We are beginning a new century committed to the principles of standardsbased educational reform in the United States. We have established national and state assessment systems developed around high academic standards, and we use these assessment systems to measure student progress toward the standards. The public is accustomed to learning frequently and routinely about the academic achievement of students in schools at the local, state, national, and international levels. Reports on student performance are standard fare in newspapers, on the evening news, and in political campaigns. Across the nation, citizens want information about educational results; they expect public education to be held accountable for all students, and they demand evidence of improvement where needed. This avid attention to the results of schooling accompanies a comprehensive, nationwide push to improve education, the standards-based reform movement. The last two decades of the 20th century have also seen a major change in the demographic makeup of society. Our public schools are serving an increasingly diverse population of students-students with varied cultural backgrounds, of wide-ranging socioeconomic status (SES), and with many more significant disabilities. For this more diversified student body to benefit from school reform efforts, all students must participate in the large-scale assessment programs designed as part of the accountability system in standards-based reform. What does it mean to participate in a large-scale assessment? In this chapter, we take a straightforward approach. Participation in large-scale assessment means students take national, state, or district tests; have their tests scored; and have the scores reported as part of the data used to measure student and school performance against standards, hold schools accountable, and identify school improvement strategies.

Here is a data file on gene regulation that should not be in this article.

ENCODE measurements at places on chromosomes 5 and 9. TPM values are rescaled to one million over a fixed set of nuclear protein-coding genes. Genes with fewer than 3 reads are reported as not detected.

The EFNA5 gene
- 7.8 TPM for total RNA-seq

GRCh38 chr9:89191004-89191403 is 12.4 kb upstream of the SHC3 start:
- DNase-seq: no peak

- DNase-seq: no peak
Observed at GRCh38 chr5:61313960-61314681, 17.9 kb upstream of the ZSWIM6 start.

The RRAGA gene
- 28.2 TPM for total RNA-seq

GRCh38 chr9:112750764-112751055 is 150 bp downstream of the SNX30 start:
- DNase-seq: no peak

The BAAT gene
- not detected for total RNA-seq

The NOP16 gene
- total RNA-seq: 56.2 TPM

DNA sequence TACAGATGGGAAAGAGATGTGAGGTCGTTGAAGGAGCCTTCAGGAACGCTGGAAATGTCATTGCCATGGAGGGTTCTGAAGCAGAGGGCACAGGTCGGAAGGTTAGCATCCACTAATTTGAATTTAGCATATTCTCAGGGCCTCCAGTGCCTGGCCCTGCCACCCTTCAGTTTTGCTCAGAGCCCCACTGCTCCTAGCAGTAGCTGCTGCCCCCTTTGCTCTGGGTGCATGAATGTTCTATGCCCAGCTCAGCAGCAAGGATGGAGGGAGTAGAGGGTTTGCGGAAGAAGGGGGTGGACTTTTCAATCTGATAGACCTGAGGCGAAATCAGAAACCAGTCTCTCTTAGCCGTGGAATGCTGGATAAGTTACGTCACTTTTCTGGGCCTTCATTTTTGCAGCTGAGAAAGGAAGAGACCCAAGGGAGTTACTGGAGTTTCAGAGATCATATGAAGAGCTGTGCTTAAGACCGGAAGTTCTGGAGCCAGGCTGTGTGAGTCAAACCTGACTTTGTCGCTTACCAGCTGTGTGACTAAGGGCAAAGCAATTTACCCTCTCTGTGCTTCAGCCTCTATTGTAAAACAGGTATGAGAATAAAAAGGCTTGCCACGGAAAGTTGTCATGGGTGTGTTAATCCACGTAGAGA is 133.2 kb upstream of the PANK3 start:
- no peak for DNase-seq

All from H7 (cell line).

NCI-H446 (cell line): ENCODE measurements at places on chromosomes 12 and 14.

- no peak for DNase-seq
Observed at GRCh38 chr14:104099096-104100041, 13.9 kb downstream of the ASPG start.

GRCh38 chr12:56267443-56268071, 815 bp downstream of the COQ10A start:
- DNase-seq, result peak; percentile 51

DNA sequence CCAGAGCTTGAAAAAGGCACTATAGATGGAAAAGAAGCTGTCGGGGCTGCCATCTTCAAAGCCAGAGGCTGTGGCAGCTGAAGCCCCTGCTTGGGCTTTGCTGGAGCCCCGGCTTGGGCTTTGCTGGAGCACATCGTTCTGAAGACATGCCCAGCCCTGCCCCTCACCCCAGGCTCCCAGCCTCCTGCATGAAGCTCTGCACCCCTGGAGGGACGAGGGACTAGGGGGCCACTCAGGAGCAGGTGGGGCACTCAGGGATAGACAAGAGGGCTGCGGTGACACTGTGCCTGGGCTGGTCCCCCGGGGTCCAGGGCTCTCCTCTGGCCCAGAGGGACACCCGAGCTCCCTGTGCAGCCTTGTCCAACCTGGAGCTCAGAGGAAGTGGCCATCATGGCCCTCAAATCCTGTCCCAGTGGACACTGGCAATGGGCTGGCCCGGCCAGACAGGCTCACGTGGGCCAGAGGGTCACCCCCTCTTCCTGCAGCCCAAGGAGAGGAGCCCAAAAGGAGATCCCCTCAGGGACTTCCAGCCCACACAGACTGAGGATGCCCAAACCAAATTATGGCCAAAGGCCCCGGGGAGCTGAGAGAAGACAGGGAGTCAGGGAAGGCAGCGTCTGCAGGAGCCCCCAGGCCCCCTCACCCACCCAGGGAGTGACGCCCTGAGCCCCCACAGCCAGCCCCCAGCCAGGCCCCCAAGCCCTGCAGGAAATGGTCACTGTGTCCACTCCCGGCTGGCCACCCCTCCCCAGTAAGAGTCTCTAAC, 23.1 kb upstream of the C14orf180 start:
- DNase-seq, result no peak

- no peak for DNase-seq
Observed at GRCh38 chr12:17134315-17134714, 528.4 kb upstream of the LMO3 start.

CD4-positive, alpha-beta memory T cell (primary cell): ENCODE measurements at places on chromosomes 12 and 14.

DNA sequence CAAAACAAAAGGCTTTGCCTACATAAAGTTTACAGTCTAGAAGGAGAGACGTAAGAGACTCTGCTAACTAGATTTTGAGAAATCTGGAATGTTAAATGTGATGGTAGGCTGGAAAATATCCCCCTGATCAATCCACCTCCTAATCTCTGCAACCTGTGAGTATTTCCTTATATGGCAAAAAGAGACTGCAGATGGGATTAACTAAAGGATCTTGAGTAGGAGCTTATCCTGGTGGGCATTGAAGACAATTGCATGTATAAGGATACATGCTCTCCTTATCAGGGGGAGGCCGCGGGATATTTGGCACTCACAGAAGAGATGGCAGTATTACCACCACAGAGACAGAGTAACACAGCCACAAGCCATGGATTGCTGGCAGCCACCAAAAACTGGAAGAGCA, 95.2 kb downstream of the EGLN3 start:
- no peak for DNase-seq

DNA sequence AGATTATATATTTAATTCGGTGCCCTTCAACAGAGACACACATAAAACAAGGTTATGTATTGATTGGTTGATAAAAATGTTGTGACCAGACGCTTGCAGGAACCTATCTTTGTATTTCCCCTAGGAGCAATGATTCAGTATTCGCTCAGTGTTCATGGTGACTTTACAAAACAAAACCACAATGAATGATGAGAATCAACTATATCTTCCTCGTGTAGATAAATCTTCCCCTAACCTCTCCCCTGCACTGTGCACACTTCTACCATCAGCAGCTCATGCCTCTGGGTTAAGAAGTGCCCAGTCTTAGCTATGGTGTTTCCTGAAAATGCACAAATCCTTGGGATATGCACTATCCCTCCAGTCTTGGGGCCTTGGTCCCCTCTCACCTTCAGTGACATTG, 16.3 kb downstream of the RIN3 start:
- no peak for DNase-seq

|Title of host publication
|Large-Scale Assessment Programs for All Students
|Subtitle of host publication
|Validity, Technical Adequacy, and Implementation
|Taylor and Francis
|Number of pages
|Published - Jan 1 2012